Standardized Tests: Inaccurate and Unfair Evaluations.
While previous generations of American students have had to sit through tests, never have the tests been given so frequently and never have they played such a prominent role in schooling (Kohn 1). Kohn further asserts that "children are tested to an extent that is unprecedented in history and unparalleled anywhere else in the world" (2). However, standardized tests are inaccurate and unfair evaluations. First, standardized tests are socio-economically, racially, and sexually biased and therefore have poor predictive validity. Second, they are not aligned with the curriculum being taught thereby interfering with valuable instructional time. Third, they are being used inappropriately when they are the only standard for inclusion or exclusion from a class or a program. This essay will establish that these tests are both unfair and inaccurate. .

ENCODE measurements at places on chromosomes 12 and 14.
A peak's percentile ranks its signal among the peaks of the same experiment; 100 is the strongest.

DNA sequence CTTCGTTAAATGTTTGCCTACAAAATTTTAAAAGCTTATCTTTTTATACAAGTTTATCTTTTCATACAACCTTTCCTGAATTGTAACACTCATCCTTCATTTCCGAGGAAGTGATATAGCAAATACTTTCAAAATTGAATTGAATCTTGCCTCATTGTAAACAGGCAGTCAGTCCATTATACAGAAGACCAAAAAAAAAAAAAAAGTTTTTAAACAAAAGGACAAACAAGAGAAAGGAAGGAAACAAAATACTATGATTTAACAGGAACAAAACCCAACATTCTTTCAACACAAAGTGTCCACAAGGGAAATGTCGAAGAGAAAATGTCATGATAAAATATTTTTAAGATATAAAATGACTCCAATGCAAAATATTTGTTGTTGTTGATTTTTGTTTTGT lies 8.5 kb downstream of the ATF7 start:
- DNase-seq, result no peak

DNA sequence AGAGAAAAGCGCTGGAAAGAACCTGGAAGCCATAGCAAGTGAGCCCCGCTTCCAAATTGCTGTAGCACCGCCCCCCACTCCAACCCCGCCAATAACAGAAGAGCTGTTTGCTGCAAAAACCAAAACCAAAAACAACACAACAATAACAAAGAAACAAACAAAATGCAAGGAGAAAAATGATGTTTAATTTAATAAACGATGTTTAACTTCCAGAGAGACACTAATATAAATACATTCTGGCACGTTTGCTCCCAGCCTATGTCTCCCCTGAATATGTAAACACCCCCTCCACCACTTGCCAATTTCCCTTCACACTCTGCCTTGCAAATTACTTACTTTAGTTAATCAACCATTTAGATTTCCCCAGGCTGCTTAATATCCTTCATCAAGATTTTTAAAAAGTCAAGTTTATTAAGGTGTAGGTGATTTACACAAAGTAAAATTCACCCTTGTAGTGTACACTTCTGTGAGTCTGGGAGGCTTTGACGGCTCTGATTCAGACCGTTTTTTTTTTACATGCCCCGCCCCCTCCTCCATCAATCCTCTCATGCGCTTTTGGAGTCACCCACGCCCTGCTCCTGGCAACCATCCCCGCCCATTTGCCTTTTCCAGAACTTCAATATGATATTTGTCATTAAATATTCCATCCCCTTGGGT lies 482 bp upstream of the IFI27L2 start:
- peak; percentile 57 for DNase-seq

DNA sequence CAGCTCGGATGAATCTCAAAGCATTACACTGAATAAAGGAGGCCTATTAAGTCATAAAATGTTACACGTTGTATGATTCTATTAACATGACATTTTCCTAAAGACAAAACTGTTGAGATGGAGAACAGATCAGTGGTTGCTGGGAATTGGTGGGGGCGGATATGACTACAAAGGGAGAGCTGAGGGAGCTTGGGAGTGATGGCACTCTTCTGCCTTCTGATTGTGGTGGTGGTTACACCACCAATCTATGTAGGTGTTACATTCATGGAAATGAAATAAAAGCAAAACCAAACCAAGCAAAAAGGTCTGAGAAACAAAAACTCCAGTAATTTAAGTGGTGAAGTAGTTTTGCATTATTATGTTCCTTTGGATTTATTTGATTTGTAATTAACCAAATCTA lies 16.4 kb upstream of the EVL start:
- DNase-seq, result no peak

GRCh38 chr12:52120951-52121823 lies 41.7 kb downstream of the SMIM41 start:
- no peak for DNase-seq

First, standardized tests are socio-economically, racially, and sexually biased and therefore have poor predictive validity. Sacks quotes Teresa A. Dais of the University of Illinois as saying, "Minorities and students with disabilities, in particular, are suffering as a result of traditional assessment practices, which have proven to be inaccurate and inconsistent, yet continue to be used in prediction, decision-making, and inferences about student performance and lifelong success" (7). "The average white student has access to better educational opportunities than the average African-American student, so white students are better able to develop their intellectual potentialities and consequently do better in academic testing" (Walsh and Betz 420). The National Collegiate Athletic Association filed a race discrimination lawsuit for denying "athletic scholarships and interscholastic competition to first-year students whose SAT I or ACT scores fell short of a fixed score cutoff" (FairTest, Factsheet 3).